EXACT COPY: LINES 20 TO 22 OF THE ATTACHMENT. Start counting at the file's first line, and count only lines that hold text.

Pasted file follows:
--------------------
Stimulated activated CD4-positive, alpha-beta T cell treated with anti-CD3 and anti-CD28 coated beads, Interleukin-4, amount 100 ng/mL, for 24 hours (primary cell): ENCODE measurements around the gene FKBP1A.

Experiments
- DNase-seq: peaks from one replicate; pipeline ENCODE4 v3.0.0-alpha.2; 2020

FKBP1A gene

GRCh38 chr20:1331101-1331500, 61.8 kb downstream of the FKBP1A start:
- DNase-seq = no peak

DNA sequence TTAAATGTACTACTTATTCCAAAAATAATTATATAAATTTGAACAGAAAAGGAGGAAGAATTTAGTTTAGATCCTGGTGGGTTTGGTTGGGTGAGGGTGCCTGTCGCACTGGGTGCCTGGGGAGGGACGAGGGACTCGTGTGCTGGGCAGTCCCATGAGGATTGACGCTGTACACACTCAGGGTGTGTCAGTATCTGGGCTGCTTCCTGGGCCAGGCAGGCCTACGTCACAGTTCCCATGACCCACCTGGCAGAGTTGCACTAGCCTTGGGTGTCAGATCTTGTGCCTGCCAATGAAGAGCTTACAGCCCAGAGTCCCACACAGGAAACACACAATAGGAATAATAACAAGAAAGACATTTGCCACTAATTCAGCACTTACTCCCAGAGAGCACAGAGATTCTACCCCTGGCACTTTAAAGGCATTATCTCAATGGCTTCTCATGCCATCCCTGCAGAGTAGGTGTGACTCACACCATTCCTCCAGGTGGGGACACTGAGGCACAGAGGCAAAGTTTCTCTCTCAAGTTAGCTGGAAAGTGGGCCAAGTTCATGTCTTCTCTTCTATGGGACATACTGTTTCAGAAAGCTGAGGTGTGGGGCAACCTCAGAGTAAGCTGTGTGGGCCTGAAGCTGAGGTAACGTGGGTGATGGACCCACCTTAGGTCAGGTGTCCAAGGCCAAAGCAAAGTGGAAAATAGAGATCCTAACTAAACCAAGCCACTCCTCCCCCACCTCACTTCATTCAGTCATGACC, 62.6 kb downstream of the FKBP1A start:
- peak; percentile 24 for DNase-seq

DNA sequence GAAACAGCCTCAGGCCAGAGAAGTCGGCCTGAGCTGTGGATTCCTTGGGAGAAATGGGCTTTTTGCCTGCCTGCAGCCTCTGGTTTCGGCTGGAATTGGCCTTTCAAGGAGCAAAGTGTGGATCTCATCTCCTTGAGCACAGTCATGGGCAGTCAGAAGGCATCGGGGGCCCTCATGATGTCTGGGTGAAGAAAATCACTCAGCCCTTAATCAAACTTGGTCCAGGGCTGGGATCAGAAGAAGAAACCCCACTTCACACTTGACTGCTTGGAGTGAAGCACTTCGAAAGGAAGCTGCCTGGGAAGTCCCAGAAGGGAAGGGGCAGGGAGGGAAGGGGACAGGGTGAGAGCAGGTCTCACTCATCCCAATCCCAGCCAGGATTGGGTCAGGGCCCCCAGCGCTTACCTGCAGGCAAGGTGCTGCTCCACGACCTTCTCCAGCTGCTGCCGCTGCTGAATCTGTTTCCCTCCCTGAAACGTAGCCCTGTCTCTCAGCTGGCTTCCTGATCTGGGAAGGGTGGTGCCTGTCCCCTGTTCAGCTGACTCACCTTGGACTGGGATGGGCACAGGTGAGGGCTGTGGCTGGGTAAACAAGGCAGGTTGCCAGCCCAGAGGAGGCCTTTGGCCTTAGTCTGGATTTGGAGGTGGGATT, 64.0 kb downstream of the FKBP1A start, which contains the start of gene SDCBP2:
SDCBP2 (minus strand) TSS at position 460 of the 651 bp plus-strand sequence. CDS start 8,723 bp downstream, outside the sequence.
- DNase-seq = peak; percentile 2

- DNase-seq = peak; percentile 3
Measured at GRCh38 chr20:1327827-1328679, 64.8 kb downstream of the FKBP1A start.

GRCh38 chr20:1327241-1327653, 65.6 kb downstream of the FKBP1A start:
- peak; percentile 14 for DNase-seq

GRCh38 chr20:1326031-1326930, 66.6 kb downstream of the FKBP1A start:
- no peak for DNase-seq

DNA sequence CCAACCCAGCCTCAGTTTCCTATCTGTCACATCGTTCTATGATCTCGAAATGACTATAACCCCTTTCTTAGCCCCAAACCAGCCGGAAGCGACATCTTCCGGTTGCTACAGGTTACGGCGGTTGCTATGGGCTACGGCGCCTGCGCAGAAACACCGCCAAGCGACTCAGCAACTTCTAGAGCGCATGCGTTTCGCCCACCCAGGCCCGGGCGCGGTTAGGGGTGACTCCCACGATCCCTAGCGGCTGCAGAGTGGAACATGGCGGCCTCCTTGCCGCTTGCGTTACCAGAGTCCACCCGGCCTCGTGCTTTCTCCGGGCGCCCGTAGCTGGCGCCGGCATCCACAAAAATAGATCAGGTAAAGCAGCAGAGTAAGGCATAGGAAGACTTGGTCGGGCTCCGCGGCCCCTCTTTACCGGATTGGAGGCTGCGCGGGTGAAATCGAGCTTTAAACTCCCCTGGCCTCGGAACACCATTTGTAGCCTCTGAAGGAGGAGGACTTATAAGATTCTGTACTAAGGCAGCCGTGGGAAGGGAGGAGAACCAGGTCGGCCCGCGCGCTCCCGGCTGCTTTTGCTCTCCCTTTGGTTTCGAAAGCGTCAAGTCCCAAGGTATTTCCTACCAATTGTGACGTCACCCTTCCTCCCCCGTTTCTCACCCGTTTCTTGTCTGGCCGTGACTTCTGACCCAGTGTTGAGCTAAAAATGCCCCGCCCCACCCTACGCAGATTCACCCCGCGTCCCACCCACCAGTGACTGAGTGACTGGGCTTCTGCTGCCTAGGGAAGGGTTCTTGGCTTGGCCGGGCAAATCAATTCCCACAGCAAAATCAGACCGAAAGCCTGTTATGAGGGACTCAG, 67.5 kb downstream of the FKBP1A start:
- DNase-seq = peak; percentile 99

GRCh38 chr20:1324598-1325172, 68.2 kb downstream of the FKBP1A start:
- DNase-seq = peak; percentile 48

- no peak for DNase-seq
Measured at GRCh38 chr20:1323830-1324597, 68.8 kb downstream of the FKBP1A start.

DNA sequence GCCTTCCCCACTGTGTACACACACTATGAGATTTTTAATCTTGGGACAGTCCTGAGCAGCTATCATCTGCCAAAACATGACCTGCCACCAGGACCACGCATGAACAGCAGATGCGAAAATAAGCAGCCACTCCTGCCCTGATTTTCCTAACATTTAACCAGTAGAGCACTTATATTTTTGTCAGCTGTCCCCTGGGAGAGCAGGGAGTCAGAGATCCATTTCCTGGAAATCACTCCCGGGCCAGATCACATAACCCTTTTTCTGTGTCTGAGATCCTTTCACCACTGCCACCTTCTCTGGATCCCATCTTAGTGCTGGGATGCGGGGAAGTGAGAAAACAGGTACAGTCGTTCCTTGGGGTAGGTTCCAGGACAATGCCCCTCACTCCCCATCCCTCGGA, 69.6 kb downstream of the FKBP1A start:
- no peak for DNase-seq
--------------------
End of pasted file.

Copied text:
GRCh38 chr20:1324598-1325172, 68.2 kb downstream of the FKBP1A start:
- DNase-seq = peak; percentile 48

- no peak for DNase-seq